Musically, the Willie Dunn Anthology contains songs previously commercially unavailable from the vaults of the National Film Board of Canada (NFB) and Canadian Broadcasting Corporation (CBC), including the quintessential 1968 NFB recording of The Ballad of Crowfoot, plus a career spanning overview of Willie’s songbook. All songs and compositions are officially licensed and approved by the Dunn estate.

Alongside this new release, Light in the Attic announces a much needed and long overdue repress of the GRAMMY®-nominated Native North America (Vol. 1) compilation, also available this month. Nominated for the GRAMMY® for Best Historical Album in 2015, Native North America (Vol. 1): Aboriginal Folk, Rock, and Country 1966-1985 features 24 Indigenous artists and groups from across the northern half of Turtle Island – including John Angaiak, Willy Mitchell, Eric Landry, Willie Thrasher, Duke Redbird, Sugluk, alongside Willie Dunn. The seminal Light in the Attic title raised the bar for archival releases upon its release in 2014, placing it alongside the Anthology of American Folk Music and the influential Nuggets collection, as a lasting musical and cultural influence.

Willie Dunn (right) with Spider (left) busking in Ottawa, circa 1980s, courtesy of Chris Brown – LIQUID VISUAL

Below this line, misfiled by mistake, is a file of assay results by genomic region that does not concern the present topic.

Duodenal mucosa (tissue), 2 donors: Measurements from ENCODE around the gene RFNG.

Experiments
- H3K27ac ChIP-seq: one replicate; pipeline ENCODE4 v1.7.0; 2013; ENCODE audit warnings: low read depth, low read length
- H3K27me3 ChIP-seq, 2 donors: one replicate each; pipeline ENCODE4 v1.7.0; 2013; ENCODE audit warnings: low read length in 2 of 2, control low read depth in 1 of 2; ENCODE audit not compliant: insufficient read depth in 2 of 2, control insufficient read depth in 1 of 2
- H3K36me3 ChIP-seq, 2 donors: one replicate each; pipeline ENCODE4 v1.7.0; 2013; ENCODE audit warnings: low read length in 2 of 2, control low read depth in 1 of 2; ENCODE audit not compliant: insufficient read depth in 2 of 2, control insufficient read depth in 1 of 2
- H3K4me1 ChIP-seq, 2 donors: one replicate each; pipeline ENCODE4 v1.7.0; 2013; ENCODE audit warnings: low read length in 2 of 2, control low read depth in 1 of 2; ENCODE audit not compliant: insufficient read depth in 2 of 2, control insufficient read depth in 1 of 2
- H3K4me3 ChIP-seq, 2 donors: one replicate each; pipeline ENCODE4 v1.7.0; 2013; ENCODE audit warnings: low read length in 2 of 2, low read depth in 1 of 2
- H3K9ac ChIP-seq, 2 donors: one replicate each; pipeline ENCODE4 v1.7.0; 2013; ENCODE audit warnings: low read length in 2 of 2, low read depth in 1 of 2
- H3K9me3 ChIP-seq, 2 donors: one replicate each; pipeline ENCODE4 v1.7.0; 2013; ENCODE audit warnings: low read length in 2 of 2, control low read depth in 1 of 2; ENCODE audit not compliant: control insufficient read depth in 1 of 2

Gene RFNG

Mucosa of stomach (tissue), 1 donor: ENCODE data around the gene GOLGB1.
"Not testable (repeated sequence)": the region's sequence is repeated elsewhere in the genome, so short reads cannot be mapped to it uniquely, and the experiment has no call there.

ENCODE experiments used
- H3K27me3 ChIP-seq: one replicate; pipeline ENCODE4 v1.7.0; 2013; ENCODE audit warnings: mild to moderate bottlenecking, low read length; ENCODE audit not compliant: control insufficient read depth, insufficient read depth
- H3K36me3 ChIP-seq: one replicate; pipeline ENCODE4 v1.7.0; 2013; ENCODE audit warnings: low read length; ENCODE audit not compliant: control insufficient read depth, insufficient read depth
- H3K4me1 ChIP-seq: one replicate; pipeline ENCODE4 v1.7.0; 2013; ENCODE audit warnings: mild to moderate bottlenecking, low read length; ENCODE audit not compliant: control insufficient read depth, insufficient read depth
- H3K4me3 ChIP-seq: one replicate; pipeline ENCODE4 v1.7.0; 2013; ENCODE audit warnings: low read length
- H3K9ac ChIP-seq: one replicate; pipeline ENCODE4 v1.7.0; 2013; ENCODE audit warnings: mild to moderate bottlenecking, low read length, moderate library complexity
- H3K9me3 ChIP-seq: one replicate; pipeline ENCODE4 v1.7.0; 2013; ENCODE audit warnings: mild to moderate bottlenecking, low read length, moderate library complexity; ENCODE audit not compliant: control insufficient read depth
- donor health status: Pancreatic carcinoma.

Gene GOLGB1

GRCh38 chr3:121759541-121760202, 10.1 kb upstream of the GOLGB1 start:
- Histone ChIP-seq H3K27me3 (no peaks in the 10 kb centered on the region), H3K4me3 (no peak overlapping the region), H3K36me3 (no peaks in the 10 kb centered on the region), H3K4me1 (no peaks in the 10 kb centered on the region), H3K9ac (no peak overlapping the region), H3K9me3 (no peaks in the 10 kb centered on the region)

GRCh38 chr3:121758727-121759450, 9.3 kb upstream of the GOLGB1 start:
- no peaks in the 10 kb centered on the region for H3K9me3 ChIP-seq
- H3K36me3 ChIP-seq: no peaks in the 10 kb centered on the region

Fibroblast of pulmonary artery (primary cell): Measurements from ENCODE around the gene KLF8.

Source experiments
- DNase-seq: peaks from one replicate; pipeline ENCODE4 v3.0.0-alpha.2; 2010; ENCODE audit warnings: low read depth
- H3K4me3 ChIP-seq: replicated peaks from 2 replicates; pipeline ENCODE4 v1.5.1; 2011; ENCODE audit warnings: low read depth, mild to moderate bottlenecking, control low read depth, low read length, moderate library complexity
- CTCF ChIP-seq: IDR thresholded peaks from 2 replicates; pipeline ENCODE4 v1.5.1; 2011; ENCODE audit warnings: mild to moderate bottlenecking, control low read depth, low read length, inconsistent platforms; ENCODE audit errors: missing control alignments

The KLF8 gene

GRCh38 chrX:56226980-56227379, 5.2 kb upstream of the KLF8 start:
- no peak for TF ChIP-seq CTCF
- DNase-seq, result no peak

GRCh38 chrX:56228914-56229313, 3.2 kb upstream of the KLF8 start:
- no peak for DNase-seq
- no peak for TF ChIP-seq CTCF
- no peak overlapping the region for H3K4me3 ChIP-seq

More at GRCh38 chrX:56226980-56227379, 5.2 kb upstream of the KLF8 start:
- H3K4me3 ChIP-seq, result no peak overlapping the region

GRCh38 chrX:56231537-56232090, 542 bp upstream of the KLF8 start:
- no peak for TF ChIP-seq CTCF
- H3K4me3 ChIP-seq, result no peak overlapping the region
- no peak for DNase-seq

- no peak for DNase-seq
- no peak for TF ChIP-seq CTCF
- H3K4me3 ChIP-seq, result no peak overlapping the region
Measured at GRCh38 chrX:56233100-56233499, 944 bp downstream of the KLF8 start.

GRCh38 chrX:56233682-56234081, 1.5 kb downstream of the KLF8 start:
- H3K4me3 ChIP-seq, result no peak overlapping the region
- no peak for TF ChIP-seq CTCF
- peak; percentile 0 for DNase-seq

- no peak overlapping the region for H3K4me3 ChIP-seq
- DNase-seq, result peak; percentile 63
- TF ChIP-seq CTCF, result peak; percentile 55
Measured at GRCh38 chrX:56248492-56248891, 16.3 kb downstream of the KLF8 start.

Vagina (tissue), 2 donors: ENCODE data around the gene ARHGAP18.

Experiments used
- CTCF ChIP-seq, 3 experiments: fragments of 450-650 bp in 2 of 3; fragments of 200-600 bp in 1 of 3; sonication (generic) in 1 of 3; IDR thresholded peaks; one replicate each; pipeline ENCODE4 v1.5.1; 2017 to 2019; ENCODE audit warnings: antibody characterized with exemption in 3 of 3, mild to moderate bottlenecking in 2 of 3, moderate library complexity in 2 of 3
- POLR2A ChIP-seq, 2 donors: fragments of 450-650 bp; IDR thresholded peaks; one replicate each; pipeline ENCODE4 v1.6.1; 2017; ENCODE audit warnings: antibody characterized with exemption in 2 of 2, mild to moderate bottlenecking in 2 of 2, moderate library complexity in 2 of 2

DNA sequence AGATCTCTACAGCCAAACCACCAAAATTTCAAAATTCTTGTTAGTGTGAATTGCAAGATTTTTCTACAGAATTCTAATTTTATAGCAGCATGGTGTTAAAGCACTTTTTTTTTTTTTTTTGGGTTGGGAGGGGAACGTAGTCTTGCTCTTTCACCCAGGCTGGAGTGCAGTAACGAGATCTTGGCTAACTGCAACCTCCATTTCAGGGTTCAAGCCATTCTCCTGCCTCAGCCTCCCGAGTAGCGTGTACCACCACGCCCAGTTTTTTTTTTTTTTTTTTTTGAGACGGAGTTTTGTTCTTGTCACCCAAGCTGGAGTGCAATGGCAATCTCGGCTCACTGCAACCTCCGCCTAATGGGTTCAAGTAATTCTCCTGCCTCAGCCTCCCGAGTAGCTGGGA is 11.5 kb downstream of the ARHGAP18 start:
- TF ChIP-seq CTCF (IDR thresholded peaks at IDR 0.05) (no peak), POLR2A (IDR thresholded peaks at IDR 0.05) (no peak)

Along with Buffy Sainte-Marie, A. Paul Ortega, and Floyd Red Crow Westerman, Willie Dunn is the most important singer-songwriter to emerge from the Indigenous communities of Turtle Island in the turbulent 1960s. With a strong, and beautiful voice, Dunn honored personal heroes such as Crowfoot, Crazy Horse, and Louis Riel through song, as well as William Shakespeare, Samuel Johnson, and T.S. Eliot, expressing the multiplicity of his deep-seated passions, interests and understandings.

Willie Dunn, circa late 1970s, courtesy of Claus Biegert

Willie was born in Montreal in 1941 to Mi’gmaq and English/Cornish parents, connected to both the city and the land, he strived to connect with his people and did just that, affecting generations of Indigenous artists and musicians to the present day and anyone else lucky enough to have heard him.